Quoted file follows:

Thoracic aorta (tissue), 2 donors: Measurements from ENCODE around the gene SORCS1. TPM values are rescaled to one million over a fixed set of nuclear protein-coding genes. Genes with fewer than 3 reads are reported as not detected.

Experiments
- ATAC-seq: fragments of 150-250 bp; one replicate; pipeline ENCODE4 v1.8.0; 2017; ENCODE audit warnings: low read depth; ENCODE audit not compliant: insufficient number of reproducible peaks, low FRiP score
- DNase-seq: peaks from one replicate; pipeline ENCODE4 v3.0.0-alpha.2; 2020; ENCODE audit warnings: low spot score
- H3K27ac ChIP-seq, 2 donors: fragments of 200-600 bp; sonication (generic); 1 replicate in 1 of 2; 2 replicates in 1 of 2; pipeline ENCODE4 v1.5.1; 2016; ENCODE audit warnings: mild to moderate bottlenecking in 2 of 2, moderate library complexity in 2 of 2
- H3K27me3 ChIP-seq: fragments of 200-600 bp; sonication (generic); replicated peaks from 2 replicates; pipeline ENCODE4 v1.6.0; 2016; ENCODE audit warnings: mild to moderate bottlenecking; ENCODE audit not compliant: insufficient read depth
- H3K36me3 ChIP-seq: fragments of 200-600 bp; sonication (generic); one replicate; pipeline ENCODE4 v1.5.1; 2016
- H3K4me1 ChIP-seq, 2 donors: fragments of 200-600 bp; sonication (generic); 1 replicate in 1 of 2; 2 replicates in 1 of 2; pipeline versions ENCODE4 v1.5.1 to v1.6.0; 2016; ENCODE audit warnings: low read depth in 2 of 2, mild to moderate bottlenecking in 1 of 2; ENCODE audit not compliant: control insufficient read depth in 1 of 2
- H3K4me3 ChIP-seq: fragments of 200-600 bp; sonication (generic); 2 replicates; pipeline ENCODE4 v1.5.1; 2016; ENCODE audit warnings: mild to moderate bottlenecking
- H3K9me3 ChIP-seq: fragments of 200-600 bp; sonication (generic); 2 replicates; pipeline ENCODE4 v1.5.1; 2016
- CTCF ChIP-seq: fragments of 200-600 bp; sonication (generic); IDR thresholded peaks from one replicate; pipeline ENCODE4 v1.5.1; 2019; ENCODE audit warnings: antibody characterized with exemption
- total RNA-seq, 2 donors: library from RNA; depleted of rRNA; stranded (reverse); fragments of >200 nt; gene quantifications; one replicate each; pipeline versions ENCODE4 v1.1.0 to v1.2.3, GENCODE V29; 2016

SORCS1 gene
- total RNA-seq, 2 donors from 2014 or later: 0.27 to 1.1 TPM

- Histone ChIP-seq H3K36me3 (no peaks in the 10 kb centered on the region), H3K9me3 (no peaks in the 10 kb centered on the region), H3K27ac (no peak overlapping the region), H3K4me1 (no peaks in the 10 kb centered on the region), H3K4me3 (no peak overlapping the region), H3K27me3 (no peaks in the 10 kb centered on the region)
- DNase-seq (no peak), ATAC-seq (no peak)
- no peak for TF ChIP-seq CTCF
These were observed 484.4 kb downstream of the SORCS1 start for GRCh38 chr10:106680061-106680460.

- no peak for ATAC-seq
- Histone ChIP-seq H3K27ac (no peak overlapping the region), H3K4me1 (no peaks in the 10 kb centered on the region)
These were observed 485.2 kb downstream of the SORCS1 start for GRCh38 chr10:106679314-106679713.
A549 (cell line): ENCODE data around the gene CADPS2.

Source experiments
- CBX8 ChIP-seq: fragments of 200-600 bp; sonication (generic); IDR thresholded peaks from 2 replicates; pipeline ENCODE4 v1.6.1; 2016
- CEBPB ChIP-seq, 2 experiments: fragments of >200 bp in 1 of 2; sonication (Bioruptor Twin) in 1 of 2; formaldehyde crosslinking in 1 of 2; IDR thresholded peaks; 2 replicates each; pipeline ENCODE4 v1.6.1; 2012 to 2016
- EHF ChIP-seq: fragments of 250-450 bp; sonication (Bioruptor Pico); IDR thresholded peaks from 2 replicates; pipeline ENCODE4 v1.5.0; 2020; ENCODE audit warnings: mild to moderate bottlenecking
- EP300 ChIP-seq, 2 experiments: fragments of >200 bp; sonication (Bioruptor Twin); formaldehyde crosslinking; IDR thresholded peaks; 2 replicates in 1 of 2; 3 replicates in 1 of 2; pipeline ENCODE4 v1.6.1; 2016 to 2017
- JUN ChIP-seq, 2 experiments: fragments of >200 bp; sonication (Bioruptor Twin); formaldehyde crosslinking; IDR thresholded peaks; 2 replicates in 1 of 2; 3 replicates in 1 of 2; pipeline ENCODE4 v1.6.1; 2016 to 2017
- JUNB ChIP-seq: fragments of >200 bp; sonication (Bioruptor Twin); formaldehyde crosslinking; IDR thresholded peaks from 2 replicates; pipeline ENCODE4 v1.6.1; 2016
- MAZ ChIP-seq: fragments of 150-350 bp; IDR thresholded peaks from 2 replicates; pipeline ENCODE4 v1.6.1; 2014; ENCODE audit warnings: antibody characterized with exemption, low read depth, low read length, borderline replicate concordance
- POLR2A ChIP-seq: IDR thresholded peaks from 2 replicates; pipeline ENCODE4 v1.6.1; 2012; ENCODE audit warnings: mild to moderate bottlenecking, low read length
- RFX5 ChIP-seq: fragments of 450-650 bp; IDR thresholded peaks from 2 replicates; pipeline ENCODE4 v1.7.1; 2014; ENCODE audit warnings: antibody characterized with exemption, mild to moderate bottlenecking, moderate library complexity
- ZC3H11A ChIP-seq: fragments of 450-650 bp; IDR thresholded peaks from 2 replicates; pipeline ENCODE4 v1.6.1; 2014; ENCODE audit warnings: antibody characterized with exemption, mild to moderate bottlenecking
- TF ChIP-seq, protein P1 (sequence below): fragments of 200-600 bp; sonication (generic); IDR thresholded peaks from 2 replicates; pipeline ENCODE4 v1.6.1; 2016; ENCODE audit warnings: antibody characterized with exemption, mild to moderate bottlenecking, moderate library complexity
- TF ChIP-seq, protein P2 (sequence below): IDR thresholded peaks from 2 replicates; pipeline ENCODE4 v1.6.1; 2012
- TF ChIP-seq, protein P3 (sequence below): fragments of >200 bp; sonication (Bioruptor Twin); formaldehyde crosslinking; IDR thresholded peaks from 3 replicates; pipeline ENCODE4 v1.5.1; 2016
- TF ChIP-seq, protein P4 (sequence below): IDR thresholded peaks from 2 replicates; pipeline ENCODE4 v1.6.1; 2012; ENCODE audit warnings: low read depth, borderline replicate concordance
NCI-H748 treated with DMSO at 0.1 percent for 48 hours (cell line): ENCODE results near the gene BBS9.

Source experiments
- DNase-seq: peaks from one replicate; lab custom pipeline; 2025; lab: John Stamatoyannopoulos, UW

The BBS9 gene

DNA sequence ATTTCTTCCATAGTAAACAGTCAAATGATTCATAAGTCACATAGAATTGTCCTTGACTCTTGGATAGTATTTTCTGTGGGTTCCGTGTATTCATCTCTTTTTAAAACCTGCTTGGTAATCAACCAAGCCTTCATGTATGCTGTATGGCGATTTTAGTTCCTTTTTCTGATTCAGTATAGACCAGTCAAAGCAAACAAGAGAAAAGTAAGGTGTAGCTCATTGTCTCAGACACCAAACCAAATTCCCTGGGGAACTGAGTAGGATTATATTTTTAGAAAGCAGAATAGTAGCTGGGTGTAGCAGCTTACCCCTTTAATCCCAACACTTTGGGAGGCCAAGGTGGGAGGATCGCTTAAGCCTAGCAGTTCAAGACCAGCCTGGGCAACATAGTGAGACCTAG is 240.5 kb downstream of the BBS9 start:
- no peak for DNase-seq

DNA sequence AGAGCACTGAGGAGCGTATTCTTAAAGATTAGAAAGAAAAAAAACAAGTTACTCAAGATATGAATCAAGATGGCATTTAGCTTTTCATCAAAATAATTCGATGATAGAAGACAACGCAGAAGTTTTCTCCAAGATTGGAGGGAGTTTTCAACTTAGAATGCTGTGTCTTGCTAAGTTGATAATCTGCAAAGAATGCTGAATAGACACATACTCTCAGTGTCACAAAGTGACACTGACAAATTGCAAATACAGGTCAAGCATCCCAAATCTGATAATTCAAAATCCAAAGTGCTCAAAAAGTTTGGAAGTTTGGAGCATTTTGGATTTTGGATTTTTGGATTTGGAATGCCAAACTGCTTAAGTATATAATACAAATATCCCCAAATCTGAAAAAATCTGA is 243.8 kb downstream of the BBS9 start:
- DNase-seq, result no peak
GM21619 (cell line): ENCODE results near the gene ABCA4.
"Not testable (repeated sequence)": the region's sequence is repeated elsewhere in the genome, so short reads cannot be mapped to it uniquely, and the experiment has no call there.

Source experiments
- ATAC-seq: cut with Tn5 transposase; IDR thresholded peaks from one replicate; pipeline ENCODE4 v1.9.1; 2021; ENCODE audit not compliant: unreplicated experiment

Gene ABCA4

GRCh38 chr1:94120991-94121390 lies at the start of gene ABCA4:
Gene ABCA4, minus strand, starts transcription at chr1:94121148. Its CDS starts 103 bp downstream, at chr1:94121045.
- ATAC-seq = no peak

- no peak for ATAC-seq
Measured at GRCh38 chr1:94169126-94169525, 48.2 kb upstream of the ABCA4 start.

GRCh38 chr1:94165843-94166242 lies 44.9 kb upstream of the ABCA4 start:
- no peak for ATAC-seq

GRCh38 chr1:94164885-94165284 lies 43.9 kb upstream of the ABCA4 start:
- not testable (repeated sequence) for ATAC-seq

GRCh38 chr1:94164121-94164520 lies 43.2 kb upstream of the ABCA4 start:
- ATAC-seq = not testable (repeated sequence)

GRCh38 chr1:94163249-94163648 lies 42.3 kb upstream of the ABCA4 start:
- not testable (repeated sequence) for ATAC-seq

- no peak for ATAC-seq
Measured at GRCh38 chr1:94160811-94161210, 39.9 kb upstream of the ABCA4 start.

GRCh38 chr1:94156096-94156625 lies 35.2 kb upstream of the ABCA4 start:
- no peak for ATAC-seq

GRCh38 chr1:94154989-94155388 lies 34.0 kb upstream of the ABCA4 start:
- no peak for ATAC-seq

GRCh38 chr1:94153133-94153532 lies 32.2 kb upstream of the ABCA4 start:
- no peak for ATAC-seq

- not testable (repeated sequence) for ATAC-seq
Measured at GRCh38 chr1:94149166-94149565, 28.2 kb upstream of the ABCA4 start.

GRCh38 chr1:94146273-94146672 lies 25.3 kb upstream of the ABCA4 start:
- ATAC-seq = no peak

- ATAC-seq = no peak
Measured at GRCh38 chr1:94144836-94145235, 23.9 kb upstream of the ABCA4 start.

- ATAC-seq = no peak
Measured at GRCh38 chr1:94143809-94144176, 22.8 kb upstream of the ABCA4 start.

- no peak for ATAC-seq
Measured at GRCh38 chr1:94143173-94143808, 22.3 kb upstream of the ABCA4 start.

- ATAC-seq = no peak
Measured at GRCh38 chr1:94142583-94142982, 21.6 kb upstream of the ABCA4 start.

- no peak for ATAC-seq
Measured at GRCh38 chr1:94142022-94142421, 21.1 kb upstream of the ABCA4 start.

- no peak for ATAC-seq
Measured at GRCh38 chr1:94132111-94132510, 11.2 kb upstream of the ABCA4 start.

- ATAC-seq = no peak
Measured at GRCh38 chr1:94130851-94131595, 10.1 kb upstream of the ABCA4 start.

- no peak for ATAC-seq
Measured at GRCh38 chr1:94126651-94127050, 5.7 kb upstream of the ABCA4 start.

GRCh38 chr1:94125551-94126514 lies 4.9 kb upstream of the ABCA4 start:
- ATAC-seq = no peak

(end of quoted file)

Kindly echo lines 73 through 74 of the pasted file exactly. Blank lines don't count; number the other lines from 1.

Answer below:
Measured at GRCh38 chr1:94149166-94149565, 28.2 kb upstream of the ABCA4 start.

GRCh38 chr1:94146273-94146672 lies 25.3 kb upstream of the ABCA4 start: